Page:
A lot of the new space companies are basing their entire business model on a certain cost model for each unit. To meet these schedules, they need to have highly efficient testing infrastructure to be able to execute, analyze, and disposition results. Without such efficiency in testing, the time and cost to manufacture each unit will be much larger and in worst of cases result in product failures.
Growth stage companies often make the miscalculation on the impact of testing on their production schedules as they grow from an R&D concept phase to a full-blown production phase. Ad-hoc processes for testing and analysis may work in the R&D and prototype phases, but will not allow a company to scale fast enough, especially in a competitive industry. For example, Boeing Dreamliner planes are about 4 years behind schedule, but they’re partially getting away with it because there isn’t significant competition other than Airbus. This would not be true for a smaller company who will have lost significant market share.
Another aspect for an investor to be aware of with new technology is frequent iterations on the product, as is done with Agile development methods. This is common in early and growth stage companies; and for good reason. Frequent iterations allow incremental refinement of the product, periodic validation, and a better-quality product over time.
The frequent iterations, however, crash with the realities of manufacturing complex products.
Firstly, these iterations usually impact the product design which triggers repetitive rework, for each iteration, in the production and testing infrastructure. For example, tests written to v1.0 of the product will not be sufficient to test v2.0 of the product. Different test equipment hardware and production systems may need to be built for the v2.0 iteration. Having good test infrastructure will allow them to handle these iterations better with less repetitive development (software bugs etc.)
Secondly, the adage "if it ain’t broke, don't fix it" applies so appropriately here because each iteration gives birth to new risks which were painstakingly retired in the previous iteration. Testing is the only thing that can alleviate these risks.
In the software world where Agile methods were conceptualized, high levels of automated and regression testing are at the heart of these concepts. Each iteration of the software requires engineers to rewrite the unit tests to support regression testing as the product is iterated. Absent good testing infrastructure, iterations would be far between and defeat the very purpose of Agile. For new space companies looking to employ Agile methods, efficient test automation and tools need to be an essential part of the product plan.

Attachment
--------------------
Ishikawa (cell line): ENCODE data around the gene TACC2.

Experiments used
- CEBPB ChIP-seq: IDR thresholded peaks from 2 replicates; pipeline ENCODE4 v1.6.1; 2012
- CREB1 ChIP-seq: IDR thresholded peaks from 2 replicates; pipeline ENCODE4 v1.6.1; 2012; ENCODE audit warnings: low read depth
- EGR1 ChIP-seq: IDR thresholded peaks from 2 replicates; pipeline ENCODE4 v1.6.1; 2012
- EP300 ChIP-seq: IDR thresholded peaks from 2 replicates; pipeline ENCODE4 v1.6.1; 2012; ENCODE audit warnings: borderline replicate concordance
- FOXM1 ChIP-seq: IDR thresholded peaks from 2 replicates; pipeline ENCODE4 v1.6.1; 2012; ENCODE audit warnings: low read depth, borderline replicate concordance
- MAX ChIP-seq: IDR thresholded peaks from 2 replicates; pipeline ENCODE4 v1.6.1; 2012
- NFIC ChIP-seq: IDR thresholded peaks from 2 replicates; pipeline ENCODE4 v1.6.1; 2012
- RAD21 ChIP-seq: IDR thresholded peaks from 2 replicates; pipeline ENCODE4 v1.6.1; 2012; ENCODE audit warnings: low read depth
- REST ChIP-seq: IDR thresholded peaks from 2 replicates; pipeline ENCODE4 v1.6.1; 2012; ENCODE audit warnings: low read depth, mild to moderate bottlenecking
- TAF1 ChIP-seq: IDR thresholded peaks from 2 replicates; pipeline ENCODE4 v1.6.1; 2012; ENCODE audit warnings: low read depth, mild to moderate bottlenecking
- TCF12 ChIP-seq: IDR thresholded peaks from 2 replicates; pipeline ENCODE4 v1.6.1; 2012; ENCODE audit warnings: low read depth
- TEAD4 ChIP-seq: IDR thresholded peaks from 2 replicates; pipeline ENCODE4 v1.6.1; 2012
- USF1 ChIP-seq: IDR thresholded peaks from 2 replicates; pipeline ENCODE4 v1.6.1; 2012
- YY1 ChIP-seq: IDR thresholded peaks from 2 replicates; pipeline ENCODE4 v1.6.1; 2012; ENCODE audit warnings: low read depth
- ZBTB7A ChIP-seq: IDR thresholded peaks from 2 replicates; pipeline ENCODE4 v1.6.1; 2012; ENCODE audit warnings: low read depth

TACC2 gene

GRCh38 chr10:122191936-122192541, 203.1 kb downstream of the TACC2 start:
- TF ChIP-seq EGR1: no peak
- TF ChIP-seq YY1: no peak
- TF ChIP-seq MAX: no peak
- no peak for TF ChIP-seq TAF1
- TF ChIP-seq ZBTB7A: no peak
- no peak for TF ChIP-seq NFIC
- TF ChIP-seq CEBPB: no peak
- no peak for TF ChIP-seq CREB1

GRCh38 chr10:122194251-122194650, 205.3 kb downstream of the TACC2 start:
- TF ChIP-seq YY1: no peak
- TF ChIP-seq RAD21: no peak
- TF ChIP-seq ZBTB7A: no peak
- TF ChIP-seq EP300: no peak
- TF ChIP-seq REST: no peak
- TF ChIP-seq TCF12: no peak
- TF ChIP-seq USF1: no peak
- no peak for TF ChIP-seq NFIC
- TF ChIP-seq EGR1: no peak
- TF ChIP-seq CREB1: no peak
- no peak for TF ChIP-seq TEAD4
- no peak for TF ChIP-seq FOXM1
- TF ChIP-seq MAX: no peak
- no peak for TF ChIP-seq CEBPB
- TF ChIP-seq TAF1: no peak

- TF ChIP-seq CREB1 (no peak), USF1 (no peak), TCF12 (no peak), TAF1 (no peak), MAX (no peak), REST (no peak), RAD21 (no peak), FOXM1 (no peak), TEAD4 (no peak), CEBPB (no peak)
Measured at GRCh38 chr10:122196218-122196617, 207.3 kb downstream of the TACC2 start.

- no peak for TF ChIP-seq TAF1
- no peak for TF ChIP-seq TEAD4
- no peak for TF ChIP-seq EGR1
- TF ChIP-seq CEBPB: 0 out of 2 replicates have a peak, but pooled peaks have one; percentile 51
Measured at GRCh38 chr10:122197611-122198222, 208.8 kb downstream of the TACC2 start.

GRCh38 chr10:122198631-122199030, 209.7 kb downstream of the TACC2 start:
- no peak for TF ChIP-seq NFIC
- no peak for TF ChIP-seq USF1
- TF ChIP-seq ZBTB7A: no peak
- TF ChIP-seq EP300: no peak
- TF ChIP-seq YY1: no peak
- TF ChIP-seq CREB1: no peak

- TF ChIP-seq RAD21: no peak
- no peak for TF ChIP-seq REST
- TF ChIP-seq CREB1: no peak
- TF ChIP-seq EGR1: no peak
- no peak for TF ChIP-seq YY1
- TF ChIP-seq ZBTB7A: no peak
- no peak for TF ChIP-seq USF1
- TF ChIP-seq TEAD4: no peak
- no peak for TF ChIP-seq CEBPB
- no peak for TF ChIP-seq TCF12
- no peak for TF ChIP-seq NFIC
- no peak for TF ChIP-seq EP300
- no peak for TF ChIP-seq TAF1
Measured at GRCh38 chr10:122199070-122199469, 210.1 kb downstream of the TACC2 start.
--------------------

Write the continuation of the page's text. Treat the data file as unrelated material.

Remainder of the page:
Looking out 5 - 10 years: Would you be open to share where you envision testing trending?
I believe there will be three trends in the future of testing with some overlap in their adoption. What will drive these are the new norms of tighter schedules, lower cost due to increased competition, higher labor costs, and higher reliability expectations as we start to depend on technology more than ever before.
Testing products prior to shipment requires a lot of equipment and infrastructure. Expensive test systems are used to execute test plans and verify the product to specifications. Once the product is in the field, many devices are fitted with diagnostics and self-test capability to be able to do some level of measurement and analysis without the need for heavy test system infrastructure. Though this ability allows some level of disposition, it is very limited by the quality, grade, and number of the sensors on the device itself.
A trend I believe is coming is that Moore's law and advances in technology in respective industries (RF, Semi etc.) will allow for higher grade of measurement capabilities to be hosted on the device itself. This will mitigate the need for complex and expensive test equipment hardware and software.
This is the most ideal case where the device can test itself because factories can diagnose and even repair devices remotely without the need for material returns etc.